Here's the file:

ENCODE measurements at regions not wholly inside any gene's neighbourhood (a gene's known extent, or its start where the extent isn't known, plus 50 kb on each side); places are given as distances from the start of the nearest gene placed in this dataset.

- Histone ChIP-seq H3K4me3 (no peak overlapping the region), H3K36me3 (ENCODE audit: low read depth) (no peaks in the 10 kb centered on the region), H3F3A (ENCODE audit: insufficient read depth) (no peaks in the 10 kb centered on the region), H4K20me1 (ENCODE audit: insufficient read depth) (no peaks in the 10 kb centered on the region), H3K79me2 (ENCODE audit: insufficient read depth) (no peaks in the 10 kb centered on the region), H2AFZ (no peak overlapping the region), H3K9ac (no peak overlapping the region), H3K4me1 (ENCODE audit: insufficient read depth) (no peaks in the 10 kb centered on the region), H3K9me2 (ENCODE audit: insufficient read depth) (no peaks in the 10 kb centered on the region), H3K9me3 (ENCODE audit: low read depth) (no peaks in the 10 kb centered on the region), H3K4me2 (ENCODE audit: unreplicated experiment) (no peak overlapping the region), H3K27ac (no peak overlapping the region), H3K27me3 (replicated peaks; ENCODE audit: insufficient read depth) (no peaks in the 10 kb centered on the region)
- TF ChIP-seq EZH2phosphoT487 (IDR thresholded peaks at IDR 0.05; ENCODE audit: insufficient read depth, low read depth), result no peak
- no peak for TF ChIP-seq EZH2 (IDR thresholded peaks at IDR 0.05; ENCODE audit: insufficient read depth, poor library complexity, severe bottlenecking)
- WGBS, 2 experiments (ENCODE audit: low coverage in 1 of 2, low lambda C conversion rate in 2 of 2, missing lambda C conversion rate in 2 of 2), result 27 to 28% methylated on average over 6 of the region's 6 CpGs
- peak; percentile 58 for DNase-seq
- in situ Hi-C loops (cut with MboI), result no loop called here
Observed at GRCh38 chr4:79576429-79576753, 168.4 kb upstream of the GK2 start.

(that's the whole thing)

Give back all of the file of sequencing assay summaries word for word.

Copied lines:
ENCODE measurements at regions not wholly inside any gene's neighbourhood (a gene's known extent, or its start where the extent isn't known, plus 50 kb on each side); places are given as distances from the start of the nearest gene placed in this dataset.

- Histone ChIP-seq H3K4me3 (no peak overlapping the region), H3K36me3 (ENCODE audit: low read depth) (no peaks in the 10 kb centered on the region), H3F3A (ENCODE audit: insufficient read depth) (no peaks in the 10 kb centered on the region), H4K20me1 (ENCODE audit: insufficient read depth) (no peaks in the 10 kb centered on the region), H3K79me2 (ENCODE audit: insufficient read depth) (no peaks in the 10 kb centered on the region), H2AFZ (no peak overlapping the region), H3K9ac (no peak overlapping the region), H3K4me1 (ENCODE audit: insufficient read depth) (no peaks in the 10 kb centered on the region), H3K9me2 (ENCODE audit: insufficient read depth) (no peaks in the 10 kb centered on the region), H3K9me3 (ENCODE audit: low read depth) (no peaks in the 10 kb centered on the region), H3K4me2 (ENCODE audit: unreplicated experiment) (no peak overlapping the region), H3K27ac (no peak overlapping the region), H3K27me3 (replicated peaks; ENCODE audit: insufficient read depth) (no peaks in the 10 kb centered on the region)
- TF ChIP-seq EZH2phosphoT487 (IDR thresholded peaks at IDR 0.05; ENCODE audit: insufficient read depth, low read depth), result no peak
- no peak for TF ChIP-seq EZH2 (IDR thresholded peaks at IDR 0.05; ENCODE audit: insufficient read depth, poor library complexity, severe bottlenecking)
- WGBS, 2 experiments (ENCODE audit: low coverage in 1 of 2, low lambda C conversion rate in 2 of 2, missing lambda C conversion rate in 2 of 2), result 27 to 28% methylated on average over 6 of the region's 6 CpGs
- peak; percentile 58 for DNase-seq
- in situ Hi-C loops (cut with MboI), result no loop called here
Observed at GRCh38 chr4:79576429-79576753, 168.4 kb upstream of the GK2 start.